a) The Government Response foreshadowing an “extended first resort insurance product”, is welcomed.
b) That said, it does not provide details of what that will look like. If achieved, it would represent a major step forward by providing a safety net for homeowners who have suffered loss, compared to the current scheme of warranty insurance currently operating in NSW for claims against builders arising from defective and/or incomplete building work for at least the following reasons:
i) first, a first resort insurance scheme would enable the home owner’s access to a builder’s warranty insurance where a complaint is made and the builder refuses to comply;
ii) second, it would avoid placing the burden on owners of incurring considerable costs in seeking to establish that the building work is incomplete and/or defective; and
iii) third, it would also replace the present “last resort insurance” system in NSW which requires a homeowner to pursue the builder via legal proceedings and prevent access to the warranty policy warranty cover unless the builder ceases to trade, can no longer be found, or where the builder’s license is suspended or canceled for failing to comply with an order from NCAT.
c) That said, we envisage practical challenges involved in enticing insurers to come back to the market and provide a suitable warranty product that offers consumer protection for claims arising from design, building defects, and non-compliant building products foreshadowed in the recent legislation, and on such terms that also make the scheme profitable for insurers when comparing claims payouts as a percentage of premium income.
a) To review the processes for resolving disputes relating to strata buildings including through NCAT. The review of strata legislation will commence later in 2020 and consider options for improving the management of strata buildings, managing building defects, and appointing strata managers in the early stages of strata schemes.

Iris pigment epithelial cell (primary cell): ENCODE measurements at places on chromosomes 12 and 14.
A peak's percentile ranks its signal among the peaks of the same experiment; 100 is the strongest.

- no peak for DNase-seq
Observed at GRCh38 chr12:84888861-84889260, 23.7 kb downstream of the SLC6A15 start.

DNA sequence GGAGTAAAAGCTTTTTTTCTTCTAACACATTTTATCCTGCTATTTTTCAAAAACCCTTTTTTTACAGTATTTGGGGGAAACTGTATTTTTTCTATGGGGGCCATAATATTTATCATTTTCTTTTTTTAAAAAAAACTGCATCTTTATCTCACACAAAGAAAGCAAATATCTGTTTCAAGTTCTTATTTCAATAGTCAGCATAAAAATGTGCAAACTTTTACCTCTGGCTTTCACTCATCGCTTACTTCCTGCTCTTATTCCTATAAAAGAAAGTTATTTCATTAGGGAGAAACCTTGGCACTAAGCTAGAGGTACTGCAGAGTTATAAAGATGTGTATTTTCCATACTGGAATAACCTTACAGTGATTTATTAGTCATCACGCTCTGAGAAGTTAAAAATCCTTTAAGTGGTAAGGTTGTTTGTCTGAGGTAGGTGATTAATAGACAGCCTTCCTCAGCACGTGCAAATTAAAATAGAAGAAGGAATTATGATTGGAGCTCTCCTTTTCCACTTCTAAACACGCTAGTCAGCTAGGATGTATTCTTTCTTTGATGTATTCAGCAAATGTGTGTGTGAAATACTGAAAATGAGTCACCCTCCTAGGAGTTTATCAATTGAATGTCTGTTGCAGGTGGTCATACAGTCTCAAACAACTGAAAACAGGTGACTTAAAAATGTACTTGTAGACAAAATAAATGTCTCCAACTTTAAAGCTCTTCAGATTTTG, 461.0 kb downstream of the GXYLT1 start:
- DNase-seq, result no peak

a) A review by the Independent Pricing and Regulatory Tribunal of the Home Building Compensation Fund with its final report is due in November 2020. The Government is to continue to monitor the operation of the Strata Building Bond and Inspection Scheme.
a) The Government Response is non-committal about introducing an NSW Building Commission, instead of saying that it prefers to use the wide range of resources to further its reform agenda. Nevertheless, it will consider the findings of the Committee’s review of the RAB Act.
b) That said, having heard evidence from the Building Commissioner to the Committee on 24 February 2020 about the initiatives and additional powers to investigate, the Committee noted that the Building Commissioner “emphasised that he does not need a Building Commission to do this.” (*page 5 of the Committee report of 6 April 2020).
c) In our view, this suggests that for the present, an NSW Building Commission is unlikely. Instead, the Building Commissioner and his team will continue his energetic hands-on approach in seeking to identify problem developments and the necessary remedial work required.